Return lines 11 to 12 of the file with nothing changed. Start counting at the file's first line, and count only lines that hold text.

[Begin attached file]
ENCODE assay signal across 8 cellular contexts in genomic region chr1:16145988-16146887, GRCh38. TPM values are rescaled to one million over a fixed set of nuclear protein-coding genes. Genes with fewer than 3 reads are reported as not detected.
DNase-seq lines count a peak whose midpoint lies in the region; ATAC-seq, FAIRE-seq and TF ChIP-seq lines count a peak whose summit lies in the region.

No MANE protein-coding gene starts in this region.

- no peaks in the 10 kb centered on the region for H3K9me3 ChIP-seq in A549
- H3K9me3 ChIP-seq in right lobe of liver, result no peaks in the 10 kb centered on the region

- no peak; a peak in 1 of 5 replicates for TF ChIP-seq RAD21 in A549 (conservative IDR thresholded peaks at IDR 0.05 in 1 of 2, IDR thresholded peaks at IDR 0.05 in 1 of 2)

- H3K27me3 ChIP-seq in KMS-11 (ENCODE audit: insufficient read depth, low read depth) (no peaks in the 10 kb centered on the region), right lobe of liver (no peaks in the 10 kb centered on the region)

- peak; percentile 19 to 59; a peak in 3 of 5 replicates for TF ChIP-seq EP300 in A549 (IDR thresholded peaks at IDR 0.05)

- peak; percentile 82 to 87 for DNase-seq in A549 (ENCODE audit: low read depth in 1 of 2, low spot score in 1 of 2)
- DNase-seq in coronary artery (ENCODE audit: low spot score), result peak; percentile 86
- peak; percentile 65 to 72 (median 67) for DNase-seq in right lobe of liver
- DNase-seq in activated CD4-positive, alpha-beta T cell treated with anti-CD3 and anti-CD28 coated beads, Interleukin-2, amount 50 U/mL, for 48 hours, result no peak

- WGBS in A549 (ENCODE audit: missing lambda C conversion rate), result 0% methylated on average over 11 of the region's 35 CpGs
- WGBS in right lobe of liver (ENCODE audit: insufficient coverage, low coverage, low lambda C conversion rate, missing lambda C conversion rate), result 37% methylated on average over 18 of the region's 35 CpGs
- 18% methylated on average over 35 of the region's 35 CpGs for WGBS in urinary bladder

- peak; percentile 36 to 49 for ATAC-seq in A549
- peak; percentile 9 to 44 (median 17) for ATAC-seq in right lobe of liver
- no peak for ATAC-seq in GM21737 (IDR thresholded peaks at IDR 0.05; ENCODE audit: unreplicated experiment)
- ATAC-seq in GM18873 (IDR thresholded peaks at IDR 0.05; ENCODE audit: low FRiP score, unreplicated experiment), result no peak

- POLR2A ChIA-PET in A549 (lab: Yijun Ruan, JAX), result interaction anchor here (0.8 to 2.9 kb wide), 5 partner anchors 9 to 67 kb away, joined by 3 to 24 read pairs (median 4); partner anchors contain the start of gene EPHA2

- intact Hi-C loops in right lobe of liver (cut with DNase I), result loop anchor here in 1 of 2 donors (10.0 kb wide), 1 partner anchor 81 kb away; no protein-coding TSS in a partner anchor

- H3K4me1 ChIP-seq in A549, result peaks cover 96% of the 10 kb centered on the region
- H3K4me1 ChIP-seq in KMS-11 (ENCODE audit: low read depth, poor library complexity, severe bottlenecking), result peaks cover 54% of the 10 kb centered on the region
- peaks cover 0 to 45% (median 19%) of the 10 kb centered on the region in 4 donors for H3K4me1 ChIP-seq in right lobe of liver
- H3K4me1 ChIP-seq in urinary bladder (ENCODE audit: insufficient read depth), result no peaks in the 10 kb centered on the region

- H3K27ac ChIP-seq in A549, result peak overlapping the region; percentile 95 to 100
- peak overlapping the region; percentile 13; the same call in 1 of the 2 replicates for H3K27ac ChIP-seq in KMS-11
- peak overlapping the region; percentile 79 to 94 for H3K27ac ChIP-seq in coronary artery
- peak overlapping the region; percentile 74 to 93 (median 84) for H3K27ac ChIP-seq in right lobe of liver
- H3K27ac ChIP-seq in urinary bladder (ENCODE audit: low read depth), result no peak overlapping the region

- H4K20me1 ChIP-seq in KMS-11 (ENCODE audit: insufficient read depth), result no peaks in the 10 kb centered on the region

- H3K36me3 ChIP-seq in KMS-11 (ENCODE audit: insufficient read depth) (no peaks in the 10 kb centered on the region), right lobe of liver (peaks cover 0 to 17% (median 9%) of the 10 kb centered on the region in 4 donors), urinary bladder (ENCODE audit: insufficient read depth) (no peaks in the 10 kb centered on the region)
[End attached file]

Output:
- peak; percentile 65 to 72 (median 67) for DNase-seq in right lobe of liver
- DNase-seq in activated CD4-positive, alpha-beta T cell treated with anti-CD3 and anti-CD28 coated beads, Interleukin-2, amount 50 U/mL, for 48 hours, result no peak